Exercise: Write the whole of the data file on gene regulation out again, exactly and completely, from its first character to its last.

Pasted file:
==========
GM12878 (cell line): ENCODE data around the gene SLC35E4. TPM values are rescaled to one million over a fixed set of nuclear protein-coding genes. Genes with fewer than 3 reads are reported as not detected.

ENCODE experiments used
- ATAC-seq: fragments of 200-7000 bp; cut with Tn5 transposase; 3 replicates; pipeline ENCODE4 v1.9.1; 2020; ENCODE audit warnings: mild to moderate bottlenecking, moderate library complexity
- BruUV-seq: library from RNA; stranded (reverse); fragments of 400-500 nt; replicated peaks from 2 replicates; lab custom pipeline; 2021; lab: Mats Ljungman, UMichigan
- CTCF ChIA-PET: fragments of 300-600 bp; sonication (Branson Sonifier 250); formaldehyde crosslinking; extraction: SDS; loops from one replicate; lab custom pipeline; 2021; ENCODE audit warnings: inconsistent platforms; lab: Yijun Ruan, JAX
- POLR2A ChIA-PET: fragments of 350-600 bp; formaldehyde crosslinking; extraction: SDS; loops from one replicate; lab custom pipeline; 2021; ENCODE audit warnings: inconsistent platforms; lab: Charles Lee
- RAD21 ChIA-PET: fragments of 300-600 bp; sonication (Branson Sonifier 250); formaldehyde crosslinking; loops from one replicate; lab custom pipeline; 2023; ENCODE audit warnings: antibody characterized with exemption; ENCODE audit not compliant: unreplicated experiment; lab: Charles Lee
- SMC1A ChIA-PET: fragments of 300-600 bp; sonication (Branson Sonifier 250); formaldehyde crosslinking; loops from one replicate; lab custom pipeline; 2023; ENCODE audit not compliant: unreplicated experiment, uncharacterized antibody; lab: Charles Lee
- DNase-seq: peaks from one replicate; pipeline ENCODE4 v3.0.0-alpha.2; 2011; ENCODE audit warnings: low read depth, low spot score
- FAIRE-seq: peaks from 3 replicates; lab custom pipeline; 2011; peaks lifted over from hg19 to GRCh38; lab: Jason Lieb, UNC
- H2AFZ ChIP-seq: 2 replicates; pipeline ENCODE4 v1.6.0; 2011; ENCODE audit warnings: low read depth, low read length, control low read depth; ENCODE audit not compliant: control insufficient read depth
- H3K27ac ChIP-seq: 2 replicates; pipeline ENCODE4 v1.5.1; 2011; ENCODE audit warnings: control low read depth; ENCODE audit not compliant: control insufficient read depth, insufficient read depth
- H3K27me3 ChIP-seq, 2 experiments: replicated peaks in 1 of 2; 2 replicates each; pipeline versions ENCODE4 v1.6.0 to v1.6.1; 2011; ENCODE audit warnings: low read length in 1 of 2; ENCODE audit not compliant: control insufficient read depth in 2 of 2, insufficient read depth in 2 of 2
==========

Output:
GM12878 (cell line): ENCODE data around the gene SLC35E4. TPM values are rescaled to one million over a fixed set of nuclear protein-coding genes. Genes with fewer than 3 reads are reported as not detected.

ENCODE experiments used
- ATAC-seq: fragments of 200-7000 bp; cut with Tn5 transposase; 3 replicates; pipeline ENCODE4 v1.9.1; 2020; ENCODE audit warnings: mild to moderate bottlenecking, moderate library complexity
- BruUV-seq: library from RNA; stranded (reverse); fragments of 400-500 nt; replicated peaks from 2 replicates; lab custom pipeline; 2021; lab: Mats Ljungman, UMichigan
- CTCF ChIA-PET: fragments of 300-600 bp; sonication (Branson Sonifier 250); formaldehyde crosslinking; extraction: SDS; loops from one replicate; lab custom pipeline; 2021; ENCODE audit warnings: inconsistent platforms; lab: Yijun Ruan, JAX
- POLR2A ChIA-PET: fragments of 350-600 bp; formaldehyde crosslinking; extraction: SDS; loops from one replicate; lab custom pipeline; 2021; ENCODE audit warnings: inconsistent platforms; lab: Charles Lee
- RAD21 ChIA-PET: fragments of 300-600 bp; sonication (Branson Sonifier 250); formaldehyde crosslinking; loops from one replicate; lab custom pipeline; 2023; ENCODE audit warnings: antibody characterized with exemption; ENCODE audit not compliant: unreplicated experiment; lab: Charles Lee
- SMC1A ChIA-PET: fragments of 300-600 bp; sonication (Branson Sonifier 250); formaldehyde crosslinking; loops from one replicate; lab custom pipeline; 2023; ENCODE audit not compliant: unreplicated experiment, uncharacterized antibody; lab: Charles Lee
- DNase-seq: peaks from one replicate; pipeline ENCODE4 v3.0.0-alpha.2; 2011; ENCODE audit warnings: low read depth, low spot score
- FAIRE-seq: peaks from 3 replicates; lab custom pipeline; 2011; peaks lifted over from hg19 to GRCh38; lab: Jason Lieb, UNC
- H2AFZ ChIP-seq: 2 replicates; pipeline ENCODE4 v1.6.0; 2011; ENCODE audit warnings: low read depth, low read length, control low read depth; ENCODE audit not compliant: control insufficient read depth
- H3K27ac ChIP-seq: 2 replicates; pipeline ENCODE4 v1.5.1; 2011; ENCODE audit warnings: control low read depth; ENCODE audit not compliant: control insufficient read depth, insufficient read depth
- H3K27me3 ChIP-seq, 2 experiments: replicated peaks in 1 of 2; 2 replicates each; pipeline versions ENCODE4 v1.6.0 to v1.6.1; 2011; ENCODE audit warnings: low read length in 1 of 2; ENCODE audit not compliant: control insufficient read depth in 2 of 2, insufficient read depth in 2 of 2